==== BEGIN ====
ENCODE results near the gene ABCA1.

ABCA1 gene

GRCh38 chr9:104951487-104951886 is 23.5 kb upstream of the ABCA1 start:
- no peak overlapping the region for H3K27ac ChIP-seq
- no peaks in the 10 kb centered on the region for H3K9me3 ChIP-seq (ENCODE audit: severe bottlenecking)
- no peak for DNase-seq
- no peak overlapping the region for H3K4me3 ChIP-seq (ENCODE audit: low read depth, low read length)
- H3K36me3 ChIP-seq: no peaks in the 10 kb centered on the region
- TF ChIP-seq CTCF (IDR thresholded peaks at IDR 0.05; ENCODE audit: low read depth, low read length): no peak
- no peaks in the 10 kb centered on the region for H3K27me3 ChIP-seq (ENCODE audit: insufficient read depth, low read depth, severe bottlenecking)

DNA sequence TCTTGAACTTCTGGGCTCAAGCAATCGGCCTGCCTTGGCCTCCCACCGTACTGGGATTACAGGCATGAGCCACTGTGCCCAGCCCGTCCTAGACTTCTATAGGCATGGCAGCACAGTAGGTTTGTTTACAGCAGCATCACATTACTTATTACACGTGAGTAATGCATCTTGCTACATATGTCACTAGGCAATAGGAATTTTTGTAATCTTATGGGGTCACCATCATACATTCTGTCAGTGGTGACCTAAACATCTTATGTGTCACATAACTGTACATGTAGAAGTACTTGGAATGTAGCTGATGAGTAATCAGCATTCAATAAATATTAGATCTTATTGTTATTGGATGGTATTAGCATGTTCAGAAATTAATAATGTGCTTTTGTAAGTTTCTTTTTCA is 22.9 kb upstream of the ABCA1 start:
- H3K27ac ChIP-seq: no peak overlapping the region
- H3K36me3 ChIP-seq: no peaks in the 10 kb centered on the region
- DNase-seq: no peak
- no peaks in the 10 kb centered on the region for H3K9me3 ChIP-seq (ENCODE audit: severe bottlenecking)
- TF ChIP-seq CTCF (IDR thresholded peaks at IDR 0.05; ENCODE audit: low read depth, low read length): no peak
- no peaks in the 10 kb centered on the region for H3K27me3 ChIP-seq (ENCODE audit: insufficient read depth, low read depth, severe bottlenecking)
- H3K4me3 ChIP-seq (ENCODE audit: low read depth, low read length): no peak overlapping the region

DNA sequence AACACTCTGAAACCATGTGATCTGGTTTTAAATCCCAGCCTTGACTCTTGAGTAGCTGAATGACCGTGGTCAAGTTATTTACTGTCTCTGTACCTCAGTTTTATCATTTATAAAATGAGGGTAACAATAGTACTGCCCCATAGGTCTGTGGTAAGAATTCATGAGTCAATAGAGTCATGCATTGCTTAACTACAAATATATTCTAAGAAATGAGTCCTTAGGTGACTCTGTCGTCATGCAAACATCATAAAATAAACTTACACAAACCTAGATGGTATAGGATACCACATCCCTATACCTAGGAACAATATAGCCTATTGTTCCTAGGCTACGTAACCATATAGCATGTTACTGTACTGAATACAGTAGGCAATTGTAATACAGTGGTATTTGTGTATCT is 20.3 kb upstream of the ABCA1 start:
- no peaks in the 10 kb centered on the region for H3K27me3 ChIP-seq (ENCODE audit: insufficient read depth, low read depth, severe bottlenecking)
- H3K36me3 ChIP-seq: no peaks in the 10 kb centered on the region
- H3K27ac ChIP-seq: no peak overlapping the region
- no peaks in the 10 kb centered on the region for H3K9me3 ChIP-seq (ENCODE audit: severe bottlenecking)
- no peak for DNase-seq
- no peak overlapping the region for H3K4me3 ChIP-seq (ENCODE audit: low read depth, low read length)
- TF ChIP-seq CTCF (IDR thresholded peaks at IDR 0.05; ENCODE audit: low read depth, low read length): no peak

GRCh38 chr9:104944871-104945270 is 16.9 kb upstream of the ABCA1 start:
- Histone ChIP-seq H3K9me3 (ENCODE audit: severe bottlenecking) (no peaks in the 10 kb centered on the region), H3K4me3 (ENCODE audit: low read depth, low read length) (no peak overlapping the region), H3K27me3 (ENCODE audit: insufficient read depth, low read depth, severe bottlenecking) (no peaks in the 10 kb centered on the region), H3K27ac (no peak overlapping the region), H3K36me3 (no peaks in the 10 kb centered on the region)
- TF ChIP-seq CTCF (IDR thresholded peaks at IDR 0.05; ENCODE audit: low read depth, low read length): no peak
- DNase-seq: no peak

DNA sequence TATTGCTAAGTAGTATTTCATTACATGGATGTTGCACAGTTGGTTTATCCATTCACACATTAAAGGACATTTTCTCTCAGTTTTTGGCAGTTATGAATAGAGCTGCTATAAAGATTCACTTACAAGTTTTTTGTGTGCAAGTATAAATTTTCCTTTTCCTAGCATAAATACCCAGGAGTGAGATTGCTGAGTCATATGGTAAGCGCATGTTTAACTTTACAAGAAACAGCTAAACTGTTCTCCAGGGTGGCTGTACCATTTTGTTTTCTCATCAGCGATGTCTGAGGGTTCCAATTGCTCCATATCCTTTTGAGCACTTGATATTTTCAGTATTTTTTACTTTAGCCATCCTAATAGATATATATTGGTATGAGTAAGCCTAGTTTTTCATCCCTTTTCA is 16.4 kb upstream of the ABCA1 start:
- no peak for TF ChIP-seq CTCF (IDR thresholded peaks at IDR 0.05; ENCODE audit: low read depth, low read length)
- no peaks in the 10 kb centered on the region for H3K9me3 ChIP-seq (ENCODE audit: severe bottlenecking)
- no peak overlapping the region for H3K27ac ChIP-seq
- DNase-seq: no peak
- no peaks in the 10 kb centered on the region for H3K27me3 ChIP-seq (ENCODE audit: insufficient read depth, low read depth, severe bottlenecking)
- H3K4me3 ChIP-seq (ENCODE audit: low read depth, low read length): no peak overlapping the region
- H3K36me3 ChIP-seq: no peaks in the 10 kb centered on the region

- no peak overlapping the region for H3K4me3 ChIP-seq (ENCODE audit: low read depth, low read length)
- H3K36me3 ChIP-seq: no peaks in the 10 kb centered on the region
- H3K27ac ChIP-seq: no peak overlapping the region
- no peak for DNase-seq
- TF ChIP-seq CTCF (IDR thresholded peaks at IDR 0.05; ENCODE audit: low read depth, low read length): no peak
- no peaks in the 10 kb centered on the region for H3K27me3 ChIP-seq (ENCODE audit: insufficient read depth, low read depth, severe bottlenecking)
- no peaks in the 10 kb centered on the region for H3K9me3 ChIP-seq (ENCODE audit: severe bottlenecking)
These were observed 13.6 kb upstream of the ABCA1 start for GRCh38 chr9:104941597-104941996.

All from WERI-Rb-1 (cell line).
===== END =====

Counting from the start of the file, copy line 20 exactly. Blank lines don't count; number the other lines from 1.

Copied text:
- no peaks in the 10 kb centered on the region for H3K27me3 ChIP-seq (ENCODE audit: insufficient read depth, low read depth, severe bottlenecking)